• Jared Sullinger, Ohio State (Sophomore) – Dominant as a Buckeye from day one as a freshman, Sullinger’s NBA stock has slowly dropped over the course of two seasons. It’s his time to go now, but he may be slipping out of the top 10. Everyone seems torn on him, but Sully is too talented of a player to fall out of the lottery.
  • Thomas Robinson, Kansas (Junior) – No-brainer. Robinson was a NPOY candidate, accomplished great things in three years at Kansas and will be a top-five draft pick.
  • Kendall Marshall, North Carolina (Sophomore) – Despite being a stacked draft, this year’s pool severely lacks point guards. Marshall lacks athleticism at the position but is a solid height (6’4”) and has elite passing skills and floor awareness that will translate at the NBA level. Could be a surprise top ten pick, and will probably go in the lottery.
  • Austin Rivers, Duke (Freshman) – Another player that scouts are torn on, many believe that Rivers could have used another year of seasoning at Duke. But his scoring prowess is undeniable and someone will grab his talents likely between picks 10 and 20. Read the rest of this entry »
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2011-12 Season Recap: The 12 Most Iconic Moments of the Season

Posted by EJacoby on April 5th, 2012

Evan Jacoby is a regular contributor for RTC. You can find him @evanjacoby on Twitter.

A season in sports often gets remembered by a handful of different memories that fans can recall when thinking back on that year. Sometimes it’s a scene from the regular season, such as the 2004-05 NBA year that included the ‘Malice at the Palace’ brawl between the Indiana Pacers and Detroit Pistons. Other times it’s the final play in the championship, such as the 2001 baseball World Series walk-off base hit by the Arizona Diamondbacks. So what will it be for the 2011-12 year of college basketball? Here’s a reminder of the top moments from the season, which certainly did not lack drama. Which ones will you remember when thinking back on this season? We give you the 12 most iconic moments from 2011-12, in no particular order:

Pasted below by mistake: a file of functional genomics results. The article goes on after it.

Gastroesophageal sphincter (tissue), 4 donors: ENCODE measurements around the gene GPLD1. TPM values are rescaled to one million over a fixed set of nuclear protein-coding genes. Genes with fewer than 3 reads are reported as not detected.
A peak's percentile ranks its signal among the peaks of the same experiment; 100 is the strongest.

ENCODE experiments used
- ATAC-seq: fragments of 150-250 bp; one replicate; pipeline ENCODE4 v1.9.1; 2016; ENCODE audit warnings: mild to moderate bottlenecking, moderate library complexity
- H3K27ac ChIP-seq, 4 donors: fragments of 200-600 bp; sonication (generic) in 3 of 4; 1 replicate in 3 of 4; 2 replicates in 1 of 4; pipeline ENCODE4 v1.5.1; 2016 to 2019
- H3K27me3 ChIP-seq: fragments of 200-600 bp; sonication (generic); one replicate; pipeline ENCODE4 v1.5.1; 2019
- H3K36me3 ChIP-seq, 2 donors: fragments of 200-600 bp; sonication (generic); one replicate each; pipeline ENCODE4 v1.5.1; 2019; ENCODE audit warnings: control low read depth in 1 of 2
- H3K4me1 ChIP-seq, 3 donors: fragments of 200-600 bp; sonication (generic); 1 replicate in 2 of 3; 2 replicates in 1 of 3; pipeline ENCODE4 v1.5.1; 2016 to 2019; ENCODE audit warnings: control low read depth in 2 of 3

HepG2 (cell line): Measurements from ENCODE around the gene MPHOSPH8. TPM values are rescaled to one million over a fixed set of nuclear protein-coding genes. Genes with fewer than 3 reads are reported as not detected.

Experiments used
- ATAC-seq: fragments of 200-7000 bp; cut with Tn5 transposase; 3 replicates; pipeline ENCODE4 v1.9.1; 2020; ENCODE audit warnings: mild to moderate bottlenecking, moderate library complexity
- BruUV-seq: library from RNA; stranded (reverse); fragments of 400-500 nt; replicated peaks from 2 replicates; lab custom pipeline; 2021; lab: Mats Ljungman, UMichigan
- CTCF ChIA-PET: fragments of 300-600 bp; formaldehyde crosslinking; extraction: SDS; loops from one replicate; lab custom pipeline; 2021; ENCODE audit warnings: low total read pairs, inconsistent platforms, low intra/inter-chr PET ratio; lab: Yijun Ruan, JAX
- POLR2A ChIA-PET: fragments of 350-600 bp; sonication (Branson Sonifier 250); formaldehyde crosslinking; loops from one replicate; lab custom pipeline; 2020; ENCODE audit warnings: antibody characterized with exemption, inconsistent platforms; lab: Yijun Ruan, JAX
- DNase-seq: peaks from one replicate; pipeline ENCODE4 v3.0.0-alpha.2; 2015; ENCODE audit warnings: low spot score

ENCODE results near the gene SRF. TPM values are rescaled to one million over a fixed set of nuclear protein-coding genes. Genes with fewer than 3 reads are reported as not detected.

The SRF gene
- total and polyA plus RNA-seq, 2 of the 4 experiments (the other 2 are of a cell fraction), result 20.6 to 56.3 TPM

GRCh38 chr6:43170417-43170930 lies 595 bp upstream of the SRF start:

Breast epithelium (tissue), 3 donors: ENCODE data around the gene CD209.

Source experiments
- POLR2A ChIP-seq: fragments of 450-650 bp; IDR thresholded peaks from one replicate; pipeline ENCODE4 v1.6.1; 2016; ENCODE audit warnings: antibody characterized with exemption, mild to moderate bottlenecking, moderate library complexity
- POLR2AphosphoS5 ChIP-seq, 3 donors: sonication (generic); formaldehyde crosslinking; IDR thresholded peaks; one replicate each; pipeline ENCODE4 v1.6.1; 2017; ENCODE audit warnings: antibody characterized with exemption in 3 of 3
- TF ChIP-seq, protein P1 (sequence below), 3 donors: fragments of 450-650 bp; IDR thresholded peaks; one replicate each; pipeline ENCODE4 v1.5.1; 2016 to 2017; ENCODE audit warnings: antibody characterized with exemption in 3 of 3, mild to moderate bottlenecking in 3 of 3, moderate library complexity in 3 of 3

Anthony Davis Blocks Henson at the Buzzer (December 3) – Kentucky freshman Anthony Davis was perhaps the biggest story of this entire season. Taking home nearly every Player of the Year award, Davis’ domination at this level as a freshman was must-see television every time he stepped on the floor. But his rise to true stardom perhaps began when the Wildcats defeated then-#5 North Carolina early in the season at Rupp Arena on a last-second block by the lengthy forward. Davis rejected UNC star John Henson’s final shot attempt to seal the one-point win for Kentucky.

Austin Rivers Silences Carolina Crowd (February 8) – One of the two best buzzer-beaters of the season was Duke freshman Austin Rivers’ silencing of the Dean Smith Center in early February. Down by two at Chapel Hill on the final possession, the freshman knocked down a long three over Tyler Zeller to beat North Carolina and send the Tar Heel crowd into a state of utter shock.

Robinson Rejects Mizzou in Border War (February 25) – In what was the final matchup between Kansas and Missouri as rivals in the Big 12 Conference (Mizzou is off to the SEC next year), the two teams put on a classic showdown in Allen Fieldhouse. Missouri dominated the game until a late KU charge, and it was the All-America forward Thomas Robinson’s rejection of Phil Pressey with seconds left in regulation that sent the game into overtime. Kansas won the game in the extra session to cap off a tremendous game between two top-5 teams.